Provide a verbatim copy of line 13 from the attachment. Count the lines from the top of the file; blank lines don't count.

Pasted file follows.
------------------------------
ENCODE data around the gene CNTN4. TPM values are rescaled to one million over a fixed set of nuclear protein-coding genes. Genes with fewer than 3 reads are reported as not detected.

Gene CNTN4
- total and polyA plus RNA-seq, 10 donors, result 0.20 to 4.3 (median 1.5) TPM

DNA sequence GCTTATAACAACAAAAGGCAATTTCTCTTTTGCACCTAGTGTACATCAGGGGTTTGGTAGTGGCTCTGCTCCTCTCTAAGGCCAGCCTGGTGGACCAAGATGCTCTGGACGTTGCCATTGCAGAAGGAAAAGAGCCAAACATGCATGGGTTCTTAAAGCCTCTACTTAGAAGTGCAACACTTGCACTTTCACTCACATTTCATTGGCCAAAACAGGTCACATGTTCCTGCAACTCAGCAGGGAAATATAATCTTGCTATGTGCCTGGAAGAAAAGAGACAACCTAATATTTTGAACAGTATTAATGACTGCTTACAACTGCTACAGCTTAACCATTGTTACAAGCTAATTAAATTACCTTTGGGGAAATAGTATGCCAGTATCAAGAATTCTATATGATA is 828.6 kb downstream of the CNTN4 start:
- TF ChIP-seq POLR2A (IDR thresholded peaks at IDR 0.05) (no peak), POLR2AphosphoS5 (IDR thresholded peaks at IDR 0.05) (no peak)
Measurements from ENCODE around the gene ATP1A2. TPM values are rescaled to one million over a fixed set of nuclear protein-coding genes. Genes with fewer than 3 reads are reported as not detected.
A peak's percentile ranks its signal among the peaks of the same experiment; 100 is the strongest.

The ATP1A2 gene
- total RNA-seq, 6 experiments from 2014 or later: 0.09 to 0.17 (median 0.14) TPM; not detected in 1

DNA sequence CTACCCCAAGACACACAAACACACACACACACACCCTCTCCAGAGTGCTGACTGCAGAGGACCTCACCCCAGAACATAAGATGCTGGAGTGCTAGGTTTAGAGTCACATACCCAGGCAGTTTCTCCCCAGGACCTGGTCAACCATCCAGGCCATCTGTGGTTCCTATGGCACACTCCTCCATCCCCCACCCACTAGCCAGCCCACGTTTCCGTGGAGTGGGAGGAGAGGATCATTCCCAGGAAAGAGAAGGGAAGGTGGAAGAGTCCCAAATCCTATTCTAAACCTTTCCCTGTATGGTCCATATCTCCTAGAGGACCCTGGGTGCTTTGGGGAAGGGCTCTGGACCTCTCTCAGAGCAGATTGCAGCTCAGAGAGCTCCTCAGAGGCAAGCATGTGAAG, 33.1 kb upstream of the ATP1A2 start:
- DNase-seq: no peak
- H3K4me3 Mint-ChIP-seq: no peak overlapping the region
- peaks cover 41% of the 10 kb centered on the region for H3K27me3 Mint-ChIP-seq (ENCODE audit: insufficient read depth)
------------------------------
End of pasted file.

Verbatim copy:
- peaks cover 41% of the 10 kb centered on the region for H3K27me3 Mint-ChIP-seq (ENCODE audit: insufficient read depth)